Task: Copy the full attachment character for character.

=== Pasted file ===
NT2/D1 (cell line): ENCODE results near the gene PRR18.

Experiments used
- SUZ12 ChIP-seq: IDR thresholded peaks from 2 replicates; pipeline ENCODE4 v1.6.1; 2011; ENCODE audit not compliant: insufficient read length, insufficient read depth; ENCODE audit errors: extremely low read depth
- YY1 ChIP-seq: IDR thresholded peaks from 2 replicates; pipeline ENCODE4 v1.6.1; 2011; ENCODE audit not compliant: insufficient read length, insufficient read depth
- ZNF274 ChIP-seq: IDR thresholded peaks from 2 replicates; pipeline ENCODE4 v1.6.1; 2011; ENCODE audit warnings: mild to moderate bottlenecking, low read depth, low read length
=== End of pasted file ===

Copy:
NT2/D1 (cell line): ENCODE results near the gene PRR18.

Experiments used
- SUZ12 ChIP-seq: IDR thresholded peaks from 2 replicates; pipeline ENCODE4 v1.6.1; 2011; ENCODE audit not compliant: insufficient read length, insufficient read depth; ENCODE audit errors: extremely low read depth
- YY1 ChIP-seq: IDR thresholded peaks from 2 replicates; pipeline ENCODE4 v1.6.1; 2011; ENCODE audit not compliant: insufficient read length, insufficient read depth
- ZNF274 ChIP-seq: IDR thresholded peaks from 2 replicates; pipeline ENCODE4 v1.6.1; 2011; ENCODE audit warnings: mild to moderate bottlenecking, low read depth, low read length